I was reminded of Welby's inane witterings last night while reading a biography of the detective story writer Dorothy L. Sayers (Dorothy L. Sayers: Her Life and Soul by Barbara Reynolds). In 1936, Sayers, the daughter of an Anglican rector, was invited - pretty much out of the blue - to write a play on a Christian theme to be performed at Canterbury Cathedral the following year (the equivalent play two years previously had been T.S. Eliot's Murder in the Cathedral). The resulting The Zeal of Thy House proved such a success (it was subsequently staged in the West End) that she was invited to write another play for the Canterbury Festival two years later. From the moment she started to write the first of the Canterbury plays, she never penned another detective story: instead, she became one of Britain's leading Christian public intellectuals, writing stage plays, books (The Mind of the Maker), radio plays (The Man Born to Be King - a series of twelve plays for children), essays, and a stream of articles on Christian subjects for newspapers and magazines.

Refreshingly, what Sayers rejected was the attempt to reduce the central message of Christianity to a sort of namby-pamby "kindliness":
"I do feel that if one has to write a play on a religious subject, the only way to do it is to avoid wistful emotionalism, and get as much drama as one can out of the sheer hard dogma. After all, nothing can be more essentially dramatic than Catholic doctrine; but it is all lost if one surrounds it with a vague cloud of let-us-all-feel-good-and-loving-and-God-won't-mind-anything-much."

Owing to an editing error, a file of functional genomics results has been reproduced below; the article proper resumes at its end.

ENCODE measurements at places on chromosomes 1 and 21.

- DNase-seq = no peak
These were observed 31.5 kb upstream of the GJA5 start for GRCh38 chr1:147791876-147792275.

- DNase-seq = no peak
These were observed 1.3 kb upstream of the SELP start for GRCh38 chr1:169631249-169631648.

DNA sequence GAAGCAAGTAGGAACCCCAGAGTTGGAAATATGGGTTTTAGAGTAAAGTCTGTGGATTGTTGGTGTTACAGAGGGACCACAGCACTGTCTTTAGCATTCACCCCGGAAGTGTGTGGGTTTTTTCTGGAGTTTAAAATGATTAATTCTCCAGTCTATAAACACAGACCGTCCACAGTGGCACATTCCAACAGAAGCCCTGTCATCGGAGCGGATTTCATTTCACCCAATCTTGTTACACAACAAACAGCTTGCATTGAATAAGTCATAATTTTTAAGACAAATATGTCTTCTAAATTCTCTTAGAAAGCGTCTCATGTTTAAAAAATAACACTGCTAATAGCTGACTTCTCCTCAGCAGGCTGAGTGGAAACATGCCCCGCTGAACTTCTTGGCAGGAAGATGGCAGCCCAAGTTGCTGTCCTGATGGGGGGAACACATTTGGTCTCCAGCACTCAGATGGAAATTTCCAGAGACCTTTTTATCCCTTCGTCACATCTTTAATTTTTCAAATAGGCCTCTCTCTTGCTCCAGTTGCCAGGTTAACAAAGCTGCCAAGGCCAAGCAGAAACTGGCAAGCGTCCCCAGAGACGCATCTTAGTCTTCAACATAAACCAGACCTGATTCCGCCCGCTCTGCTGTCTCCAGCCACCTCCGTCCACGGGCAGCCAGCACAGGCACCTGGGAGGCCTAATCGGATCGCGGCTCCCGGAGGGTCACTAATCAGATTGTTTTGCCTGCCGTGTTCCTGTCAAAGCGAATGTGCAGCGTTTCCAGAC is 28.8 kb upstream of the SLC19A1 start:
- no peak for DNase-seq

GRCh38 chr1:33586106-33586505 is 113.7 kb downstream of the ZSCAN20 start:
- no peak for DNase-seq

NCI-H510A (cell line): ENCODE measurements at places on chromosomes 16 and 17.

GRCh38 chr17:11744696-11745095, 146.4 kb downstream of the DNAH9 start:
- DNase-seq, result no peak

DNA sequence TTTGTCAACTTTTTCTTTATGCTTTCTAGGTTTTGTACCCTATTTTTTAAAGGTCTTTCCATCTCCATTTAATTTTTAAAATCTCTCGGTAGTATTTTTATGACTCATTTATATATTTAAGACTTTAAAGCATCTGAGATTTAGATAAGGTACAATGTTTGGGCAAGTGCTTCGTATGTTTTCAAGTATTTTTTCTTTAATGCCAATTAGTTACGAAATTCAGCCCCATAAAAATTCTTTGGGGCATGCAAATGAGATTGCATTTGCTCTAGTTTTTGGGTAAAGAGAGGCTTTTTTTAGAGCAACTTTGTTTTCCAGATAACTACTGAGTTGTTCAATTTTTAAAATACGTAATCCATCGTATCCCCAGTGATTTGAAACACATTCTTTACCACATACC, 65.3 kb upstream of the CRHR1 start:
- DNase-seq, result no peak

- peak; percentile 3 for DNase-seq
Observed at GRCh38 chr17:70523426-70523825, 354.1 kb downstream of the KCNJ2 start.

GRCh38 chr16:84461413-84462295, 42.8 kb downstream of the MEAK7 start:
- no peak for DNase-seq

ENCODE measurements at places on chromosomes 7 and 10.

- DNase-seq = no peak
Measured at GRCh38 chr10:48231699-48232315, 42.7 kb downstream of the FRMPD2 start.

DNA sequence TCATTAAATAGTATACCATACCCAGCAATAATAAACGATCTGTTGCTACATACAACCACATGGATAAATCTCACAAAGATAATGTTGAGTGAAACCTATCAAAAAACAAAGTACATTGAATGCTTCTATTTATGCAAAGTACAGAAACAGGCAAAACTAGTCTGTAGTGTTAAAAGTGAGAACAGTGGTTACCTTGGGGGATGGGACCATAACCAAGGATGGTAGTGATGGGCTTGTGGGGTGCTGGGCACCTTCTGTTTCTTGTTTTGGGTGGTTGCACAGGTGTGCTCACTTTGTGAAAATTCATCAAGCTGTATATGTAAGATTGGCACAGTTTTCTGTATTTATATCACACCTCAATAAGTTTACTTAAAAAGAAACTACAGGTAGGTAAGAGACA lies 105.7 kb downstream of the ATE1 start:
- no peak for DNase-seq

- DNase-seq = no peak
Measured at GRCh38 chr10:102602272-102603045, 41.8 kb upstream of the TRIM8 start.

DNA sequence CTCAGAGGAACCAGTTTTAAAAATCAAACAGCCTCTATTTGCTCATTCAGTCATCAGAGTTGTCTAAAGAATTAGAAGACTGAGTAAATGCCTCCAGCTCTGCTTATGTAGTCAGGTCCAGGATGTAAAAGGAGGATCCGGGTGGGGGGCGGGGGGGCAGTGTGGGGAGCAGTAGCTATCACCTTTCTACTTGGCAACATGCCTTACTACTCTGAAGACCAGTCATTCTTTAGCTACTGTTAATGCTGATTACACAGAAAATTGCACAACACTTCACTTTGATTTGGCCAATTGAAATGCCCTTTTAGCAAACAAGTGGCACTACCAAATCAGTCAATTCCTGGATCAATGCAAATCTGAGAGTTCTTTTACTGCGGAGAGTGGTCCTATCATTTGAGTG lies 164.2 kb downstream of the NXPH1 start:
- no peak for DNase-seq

The extraordinary reaction to The Zeal of Thy House of the clergy, the public - and even the stage-hands -  convinced Sayers that the Church's over-emphasis on the "Human Jesus" had blinded people to the most important aspect of Christian dogma - i.e. Christ wasn't just a really, really nice, gentle man who wanted us all to be really, really nice to each other (a sort of early version of Justin Welby); he was both man and God: "That attractive and picturesque figure [the "Human" Jesus] has almost succeeded in pushing the Divine Logos off the stage altogether, with the result that God the Father appears as the villain of the piece."

Discussing how to portray Jesus for a younger audience, Sayers wrote: "Even for children I do not think one can quite reduce the Christian thesis to a doctrine of universal kindliness...When I was a child I liked a bit of mystery and the sense that there was something larger than life..." God, yes. And the same is true for adults - I suspect we all crave the sense that there's something larger than life. Take the dog-collars, mitres, robes and whatnot off most senior Anglican clerics and it's like listening to some dreary Shadow Minister for Employment droning on about the need for a new job-creation initiative in the North-West, or a primary school teacher pleading with a class full of savage junior hoodlums to quieten down, hold hands, and be jolly nice to each other.

The problem with the seeming determination of senior churchmen - Anglican and Catholic - to ignore religion altogether is that there are other religions only too eager to fill the vacuum Welby and his chums have left behind - and some of their leading figures have absolutely no interest in encouraging their listeners to get together with Jews and Christians for a mass sing-song of "Imagine" or "Kumbaya". In the old days, the vacuum left by clerics obsessed with politics was routinely filled by public intellectuals such as Chesterton, Belloc, T.S. Eliot, C.S. Lewis... and Dorothy L. Sayers. But now? I can't think of any. There are plenty of public intellectuals only too eager to share their (invariably left-wing and atheistic) political views, of course - but if I want to hear leftie nonsense, I can always listen to a politician. Or a BBC journalist. Or a clergyman.